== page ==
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Kebnekajse - Kebnekaise III CD (album) cover




Prog Folk

3.87 | 49 ratings

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4 stars Do a little dance, make a little love - get down tonight. Swedish style!

Up here in the cold north, we have a very similar sounding folk music. Whether you travel to Sweden, Denmark or Norway - there are definite trademarks of an old kind of music that has been in existence for many many centuries. I've actually grown up on this music, and I remember my grandparents dancing along to this unique sounding waltz music quite clearly, and I guess it goes way back into my early childhood years. They were dressed up in traditional costumes - my grandmother wearing a red dress with some kind of apron on top of it. Wooden clogs on her feet - just like my grandpa, and all these other superfluous clothes items, which at the time seemed completely ridiculous to me, as they were on the verge of swinging wildly around on the dance floor. Keeping warm should be the least of their concerns, but what did I know? I clearly remember thinking to myself, that these two strange persons, whom both were part of my family - looked remarkably like Christmas elves, especially my grandpa, who always wore a red woollen pointy pixie hat.

Then the music started and you were instantly thrown into this wild riding violin lead folk ditty - catapulting the dancers into one another -twirling around themselves in some kind of human generated vortex. Bizarrely enough, that is about the best description I can think of regarding this very release. The music on Kebnekaise's third outing, aptly named lll, does the same sort of thing, and I find myself deeply immersed in these old mental pictures of frantic folk dancers twirling wildly about, each and every time I put it on. Yes the music is largely focused on the old Scandinavian folk music, and yes the violin sounds hectic and skewed, spiralling around itself - keeping the beat, yet there is so much more to this album than what meets the ear.

In a most alluring kind of way, Kebnekaise's albums never really sound the same. You'll probably pick up some subtle similarities suggesting that it's the same band, but each album has something new to say. Whereas the self-titled second album sponsored a distinct psychedelic feel to it, sounding like a decisively folky type of Krautrock to yours truly - this one elaborates on the folk tendencies. The first track Leksands brudmarsch is a perfect example of this natural progression. The musical theme is taken directly from a bridal march, though here it is heavily infused by congas and all around fuzzy and frenetic instrumentation. Like all the other tunes here which rely on old school Scandinavian folk thematics, the feel of the thing is somewhat split into the authentic vibe often coming from the duetting violin and guitar, and then what happens around it: a far more psychedelic and rhythmically enhanced pseudo psychedelic music that simply defies description. I guess we're back at those twirling dancers again...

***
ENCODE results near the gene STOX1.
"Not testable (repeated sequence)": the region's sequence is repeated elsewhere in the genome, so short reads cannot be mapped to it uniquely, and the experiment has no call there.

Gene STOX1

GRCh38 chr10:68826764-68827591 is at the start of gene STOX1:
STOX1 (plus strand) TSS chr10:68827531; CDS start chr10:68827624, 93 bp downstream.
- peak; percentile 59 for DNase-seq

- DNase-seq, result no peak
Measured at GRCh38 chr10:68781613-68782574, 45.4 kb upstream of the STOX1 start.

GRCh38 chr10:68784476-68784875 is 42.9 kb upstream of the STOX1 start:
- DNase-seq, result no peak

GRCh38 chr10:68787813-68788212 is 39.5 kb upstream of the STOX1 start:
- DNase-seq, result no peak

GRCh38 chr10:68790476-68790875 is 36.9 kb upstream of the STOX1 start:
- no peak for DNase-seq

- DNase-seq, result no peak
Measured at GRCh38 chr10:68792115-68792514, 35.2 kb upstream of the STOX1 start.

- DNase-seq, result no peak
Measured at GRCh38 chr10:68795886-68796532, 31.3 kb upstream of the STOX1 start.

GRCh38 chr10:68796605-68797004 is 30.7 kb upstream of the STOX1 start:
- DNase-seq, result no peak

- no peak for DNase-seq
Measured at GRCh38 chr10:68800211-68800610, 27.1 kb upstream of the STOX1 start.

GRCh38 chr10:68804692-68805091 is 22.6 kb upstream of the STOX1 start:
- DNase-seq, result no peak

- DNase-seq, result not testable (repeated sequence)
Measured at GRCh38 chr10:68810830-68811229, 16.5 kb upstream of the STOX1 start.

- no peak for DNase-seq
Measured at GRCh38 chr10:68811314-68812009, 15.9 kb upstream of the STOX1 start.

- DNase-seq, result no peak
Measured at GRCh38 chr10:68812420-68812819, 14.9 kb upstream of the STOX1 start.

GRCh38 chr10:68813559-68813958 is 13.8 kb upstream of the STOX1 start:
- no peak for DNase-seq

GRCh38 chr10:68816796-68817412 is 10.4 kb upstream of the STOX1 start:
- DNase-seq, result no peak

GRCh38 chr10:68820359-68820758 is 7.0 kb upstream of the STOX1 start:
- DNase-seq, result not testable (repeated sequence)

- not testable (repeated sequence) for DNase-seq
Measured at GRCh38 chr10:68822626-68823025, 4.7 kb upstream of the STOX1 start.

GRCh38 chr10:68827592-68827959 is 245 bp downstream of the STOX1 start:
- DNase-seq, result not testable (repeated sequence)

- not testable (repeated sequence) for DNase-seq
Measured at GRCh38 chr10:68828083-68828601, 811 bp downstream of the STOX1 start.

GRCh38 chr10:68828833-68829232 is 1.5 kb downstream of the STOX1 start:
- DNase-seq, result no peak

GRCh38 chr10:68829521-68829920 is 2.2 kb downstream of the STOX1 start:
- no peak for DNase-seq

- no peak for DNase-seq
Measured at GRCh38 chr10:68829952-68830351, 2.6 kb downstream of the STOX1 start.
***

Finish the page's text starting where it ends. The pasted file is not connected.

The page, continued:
Just like another Swedish band I reviewed not too long ago called Archimedes Badkar, you get the impression that Kebnekaise were trying to challenge the sonic framework of this old national music - adding African and Spanish percussions to the mix. Throwing some psychedelic fiery electric guitars in there - lighting things up nicely.

Then again, when you think you've got this album pinned down, it throws a piece like St. John at you, and alakazam! We're in Benny Hill country! Taking the role of soundtrack to one of England's favourite silent funny men, you're tempted to start all over in your pensive philosophizing about this band's true nature. Well don't you worry, because while this track delivers some brand new musical impressions, and you're most likely imagining this long train of people maniacally chasing Benny around the lawn - the emphasis on folk is still there, albeit in a slightly different dressing. Great you might say, - we finally hit the nail on the head and we can safely pop this mother up on the right shelf - stick this bun in the oven flick it on high and start worrying about dish washing, feeding the koala and other such important things. Hhhmm yeah well maybe not entirely, because when you get to the centrepiece of lll, the second bitch slap occurs. Full blown Krautrock all of a sudden pours out of the speakers. Sticky, gooey and slimy music shambling its way into unknown territories. The guitar takes the lead, the drums transform into old Indian callings - ghost dances - foggy soundscapes - confused expressive earthworm on its belly - emanating this soothing type of salute to the soil. Swoosh - and the worm is gone, maracas march on forward - what sounds like mandolins take off gently - persuading the music for a loftier climate - delivering some welcomed wings to the piece. All of this manufactured in true Krautrock style - focusing on jamming instrumental freedom. Goes without saying that this particular track, Balladen om björnbär och nätmelon (The Ballad of blackberries and Musk-melon), is my favourite out of the lot. I just love it - and I have this unbridled urge to lick it .

I know I've probably tainted this release in an unfair traditional folk light, but just remember that all this sonic candy comes across in a totally original way, which is both highly psychedelic as well as being extremely danceable. If it's been far too long since the last time you aired your wooden clogs to a good waltz, then by all means go ahead and get this. I promise you, you'll never look at a pair of clogs quite the same again - let alone that one true love of yours after the somewhat bizarre cheek-to-cheek you had during Polska från Bingsjö. Someone should probably have told you guys, that you were dancing to a polka....

Guldbamsen | 4/5 |


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